JPMorgan Chase today announced a $125 million, five-year global commitment to improve the financial health of underserved communities. Through collaboration with community organizations, the investment will also help inform the development of products and services that can make banking more accessible to more people.
The new philanthropic investment is part of JPMorgan Chase’s efforts to drive economic opportunity in cities across the world. The bank will identify, evaluate and help expand fintech solutions, and financial coaching programs to help people increase their savings, build credit, reduce debt and achieve their financial goals.
“When we create opportunities that make prosperity possible for more people, we become stronger as a country,” said Thasunda Brown Duckett, CEO of Consumer Banking at Chase. “Our firm is being intentional in our approach by bringing together our people, our products and branches, our digital tools, and our community investments so we can serve everyone, including those who need it most.”
$125 million investment in communities
According to the World Bank’s Findex, more than 1 billion adults across the world struggle managing their financial lives. In the U.S., new research from JPMorgan Chase and Morning Consult found that:
• More than 1 in 5 Americans are not saving on a monthly basis.
• 52 percent of Americans do not have enough money saved or on hand for a $500 emergency.
This is in line with findings from the JPMorgan Chase Institute that most households do not have sufficient liquid assets to weather 90 percent of income and expense fluctuations.
The $125 million investment will help tackle these issues for underserved communities – including low-income women, immigrants, people of color and the aging – by supporting the creation, testing and enhancement of innovative fintech tools that address their unique financial needs. In addition, it will support the development and expansion of proven financial coaching and just-in-time resources that can help people weather unexpected emergencies and meet their long-term financial goals – from building credit to buying a home.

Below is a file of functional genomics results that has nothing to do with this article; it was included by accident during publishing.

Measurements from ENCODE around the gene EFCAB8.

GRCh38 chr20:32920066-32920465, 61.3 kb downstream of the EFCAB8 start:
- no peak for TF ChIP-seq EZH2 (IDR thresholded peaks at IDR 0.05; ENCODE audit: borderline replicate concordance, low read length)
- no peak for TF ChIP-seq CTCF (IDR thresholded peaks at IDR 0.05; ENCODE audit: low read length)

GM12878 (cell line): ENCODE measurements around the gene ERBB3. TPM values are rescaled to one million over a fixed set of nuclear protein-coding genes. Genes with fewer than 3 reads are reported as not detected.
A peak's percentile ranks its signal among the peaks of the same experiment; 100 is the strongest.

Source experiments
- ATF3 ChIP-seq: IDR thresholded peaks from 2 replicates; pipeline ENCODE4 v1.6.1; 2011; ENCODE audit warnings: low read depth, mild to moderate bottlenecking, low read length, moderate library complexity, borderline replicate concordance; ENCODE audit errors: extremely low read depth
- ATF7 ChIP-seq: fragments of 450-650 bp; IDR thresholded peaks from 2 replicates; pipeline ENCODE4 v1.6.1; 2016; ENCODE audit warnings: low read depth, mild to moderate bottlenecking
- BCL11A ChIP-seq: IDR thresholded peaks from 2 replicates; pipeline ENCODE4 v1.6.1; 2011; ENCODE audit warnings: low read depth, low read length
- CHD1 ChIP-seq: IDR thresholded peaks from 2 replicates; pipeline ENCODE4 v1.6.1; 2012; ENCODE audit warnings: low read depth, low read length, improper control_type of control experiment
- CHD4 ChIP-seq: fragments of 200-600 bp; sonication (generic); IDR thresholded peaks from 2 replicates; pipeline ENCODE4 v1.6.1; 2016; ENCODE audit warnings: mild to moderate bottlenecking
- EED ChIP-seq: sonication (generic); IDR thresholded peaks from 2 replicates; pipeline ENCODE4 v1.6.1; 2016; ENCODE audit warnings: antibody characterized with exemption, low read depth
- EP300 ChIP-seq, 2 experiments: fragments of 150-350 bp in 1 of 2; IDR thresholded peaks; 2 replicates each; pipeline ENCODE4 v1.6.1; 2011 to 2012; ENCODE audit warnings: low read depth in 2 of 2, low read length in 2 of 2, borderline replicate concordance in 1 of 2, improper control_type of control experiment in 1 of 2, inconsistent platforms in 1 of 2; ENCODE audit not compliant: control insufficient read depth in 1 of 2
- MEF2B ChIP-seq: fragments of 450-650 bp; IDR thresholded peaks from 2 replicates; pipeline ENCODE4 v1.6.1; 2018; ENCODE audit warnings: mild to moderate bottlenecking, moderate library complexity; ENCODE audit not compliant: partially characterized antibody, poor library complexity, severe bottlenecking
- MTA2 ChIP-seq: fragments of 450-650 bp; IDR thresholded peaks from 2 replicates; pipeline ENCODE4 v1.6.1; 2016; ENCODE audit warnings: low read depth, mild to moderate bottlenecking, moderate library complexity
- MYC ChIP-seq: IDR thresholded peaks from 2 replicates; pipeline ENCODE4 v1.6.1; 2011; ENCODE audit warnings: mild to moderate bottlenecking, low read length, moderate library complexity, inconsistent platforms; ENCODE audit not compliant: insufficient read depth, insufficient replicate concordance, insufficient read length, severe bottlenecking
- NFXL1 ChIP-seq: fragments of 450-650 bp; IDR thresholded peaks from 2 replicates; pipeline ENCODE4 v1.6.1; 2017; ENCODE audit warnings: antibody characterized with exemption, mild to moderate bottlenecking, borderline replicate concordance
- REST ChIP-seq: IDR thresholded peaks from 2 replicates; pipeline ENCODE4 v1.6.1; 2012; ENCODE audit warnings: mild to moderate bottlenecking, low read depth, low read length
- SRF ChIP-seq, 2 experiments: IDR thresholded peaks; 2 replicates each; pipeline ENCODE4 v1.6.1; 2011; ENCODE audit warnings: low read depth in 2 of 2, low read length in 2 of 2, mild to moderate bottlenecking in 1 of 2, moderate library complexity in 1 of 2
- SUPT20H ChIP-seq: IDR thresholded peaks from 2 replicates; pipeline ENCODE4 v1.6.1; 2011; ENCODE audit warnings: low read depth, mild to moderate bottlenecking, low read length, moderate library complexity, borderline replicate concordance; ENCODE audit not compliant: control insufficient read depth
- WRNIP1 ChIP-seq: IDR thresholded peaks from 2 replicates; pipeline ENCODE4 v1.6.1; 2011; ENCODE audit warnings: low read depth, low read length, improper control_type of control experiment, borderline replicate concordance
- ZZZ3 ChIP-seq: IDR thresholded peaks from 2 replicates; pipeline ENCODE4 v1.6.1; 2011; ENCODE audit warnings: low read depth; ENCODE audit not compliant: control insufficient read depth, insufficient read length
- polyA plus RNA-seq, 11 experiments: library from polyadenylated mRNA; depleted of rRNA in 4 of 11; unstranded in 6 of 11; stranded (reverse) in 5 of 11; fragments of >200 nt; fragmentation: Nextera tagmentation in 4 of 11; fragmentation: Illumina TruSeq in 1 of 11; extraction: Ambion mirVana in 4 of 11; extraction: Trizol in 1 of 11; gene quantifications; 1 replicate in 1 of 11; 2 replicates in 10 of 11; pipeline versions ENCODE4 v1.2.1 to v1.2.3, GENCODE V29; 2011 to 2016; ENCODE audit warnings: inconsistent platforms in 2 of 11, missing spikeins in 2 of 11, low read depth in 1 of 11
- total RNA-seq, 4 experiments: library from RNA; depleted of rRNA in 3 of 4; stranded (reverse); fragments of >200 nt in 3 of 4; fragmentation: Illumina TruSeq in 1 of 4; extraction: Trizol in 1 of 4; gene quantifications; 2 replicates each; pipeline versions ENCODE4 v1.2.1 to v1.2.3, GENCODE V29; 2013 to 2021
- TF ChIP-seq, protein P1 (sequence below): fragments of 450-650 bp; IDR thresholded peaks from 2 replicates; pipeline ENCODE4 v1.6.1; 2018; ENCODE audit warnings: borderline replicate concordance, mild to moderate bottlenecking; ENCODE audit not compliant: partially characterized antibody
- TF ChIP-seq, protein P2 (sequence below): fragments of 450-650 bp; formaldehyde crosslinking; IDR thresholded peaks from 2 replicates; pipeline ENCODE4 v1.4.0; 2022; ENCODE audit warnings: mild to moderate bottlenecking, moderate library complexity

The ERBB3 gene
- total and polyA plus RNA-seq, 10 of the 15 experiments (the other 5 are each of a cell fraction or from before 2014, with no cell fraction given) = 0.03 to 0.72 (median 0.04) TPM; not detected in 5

“Good financial health is a key component of creating economic opportunity for residents,” said Clarence E. Anthony, CEO and Executive Director at National League of Cities. “The investment JPMorgan Chase & Co. is making in underserved communities will support local leaders’ efforts to build more financially resilient and inclusive cities.”
Examples of new philanthropic investments include:
Mission Asset Fund: $1 million philanthropic investment to expand loan product offerings that help small business owners and immigrants improve credit and enter the financial system.
EARN: $1 million philanthropic investment in EARN to expand SaverLife, a national savings platform that helps low-income households build the financial cushion that they need to weather financial shocks.
Catalyst Miami: $500,000 commitment to help low-income households in Miami be financially resilient – especially in the face of unexpected, climate-related events, like hurricanes – by building savings.
United Way Miami Dade County: $300,000 commitment to help women in Miami reduce or eliminate their debt to become crisis resistant.
Learning and Work Institute: £590,000 (approximately $800,000) commitment to help low-income households in London manage financial shocks and avoid debt.
Meeting mid- and long-term financial goals